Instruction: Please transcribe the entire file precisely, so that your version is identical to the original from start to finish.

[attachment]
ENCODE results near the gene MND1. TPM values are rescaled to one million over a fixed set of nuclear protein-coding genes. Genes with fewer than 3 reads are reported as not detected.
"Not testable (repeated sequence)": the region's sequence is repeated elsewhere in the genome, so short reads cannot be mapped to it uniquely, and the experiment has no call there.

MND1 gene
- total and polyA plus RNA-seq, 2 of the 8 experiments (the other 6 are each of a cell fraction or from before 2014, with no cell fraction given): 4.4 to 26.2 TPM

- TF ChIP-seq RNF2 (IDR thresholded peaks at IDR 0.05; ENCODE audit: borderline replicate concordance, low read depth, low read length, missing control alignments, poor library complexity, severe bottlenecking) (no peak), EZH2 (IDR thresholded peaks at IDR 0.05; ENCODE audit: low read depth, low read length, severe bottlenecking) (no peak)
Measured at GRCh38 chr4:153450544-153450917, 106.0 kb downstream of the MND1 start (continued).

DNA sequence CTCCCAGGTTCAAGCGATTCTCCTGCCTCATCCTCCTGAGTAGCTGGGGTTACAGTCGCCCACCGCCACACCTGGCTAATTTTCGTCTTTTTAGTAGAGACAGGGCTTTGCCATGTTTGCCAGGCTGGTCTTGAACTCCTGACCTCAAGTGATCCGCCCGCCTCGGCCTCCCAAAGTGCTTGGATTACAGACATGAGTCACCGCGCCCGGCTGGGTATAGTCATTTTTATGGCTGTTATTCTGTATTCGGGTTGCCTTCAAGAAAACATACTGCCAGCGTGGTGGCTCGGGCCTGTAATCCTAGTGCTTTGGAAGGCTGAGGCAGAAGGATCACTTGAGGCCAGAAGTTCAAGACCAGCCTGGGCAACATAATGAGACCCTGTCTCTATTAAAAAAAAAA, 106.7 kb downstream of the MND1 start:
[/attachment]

ENCODE results near the gene MND1. TPM values are rescaled to one million over a fixed set of nuclear protein-coding genes. Genes with fewer than 3 reads are reported as not detected.
"Not testable (repeated sequence)": the region's sequence is repeated elsewhere in the genome, so short reads cannot be mapped to it uniquely, and the experiment has no call there.

MND1 gene
- total and polyA plus RNA-seq, 2 of the 8 experiments (the other 6 are each of a cell fraction or from before 2014, with no cell fraction given): 4.4 to 26.2 TPM

- TF ChIP-seq RNF2 (IDR thresholded peaks at IDR 0.05; ENCODE audit: borderline replicate concordance, low read depth, low read length, missing control alignments, poor library complexity, severe bottlenecking) (no peak), EZH2 (IDR thresholded peaks at IDR 0.05; ENCODE audit: low read depth, low read length, severe bottlenecking) (no peak)
Measured at GRCh38 chr4:153450544-153450917, 106.0 kb downstream of the MND1 start (continued).

DNA sequence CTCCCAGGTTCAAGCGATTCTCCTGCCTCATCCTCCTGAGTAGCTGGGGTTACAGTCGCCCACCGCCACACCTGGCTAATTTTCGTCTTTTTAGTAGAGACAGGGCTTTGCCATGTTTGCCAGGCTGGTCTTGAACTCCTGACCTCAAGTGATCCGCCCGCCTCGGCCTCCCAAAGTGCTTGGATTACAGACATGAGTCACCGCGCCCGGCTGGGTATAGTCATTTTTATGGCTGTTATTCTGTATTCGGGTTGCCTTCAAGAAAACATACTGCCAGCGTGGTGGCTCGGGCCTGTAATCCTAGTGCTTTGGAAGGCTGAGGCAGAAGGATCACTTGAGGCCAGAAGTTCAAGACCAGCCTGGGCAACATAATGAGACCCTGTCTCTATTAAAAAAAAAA, 106.7 kb downstream of the MND1 start: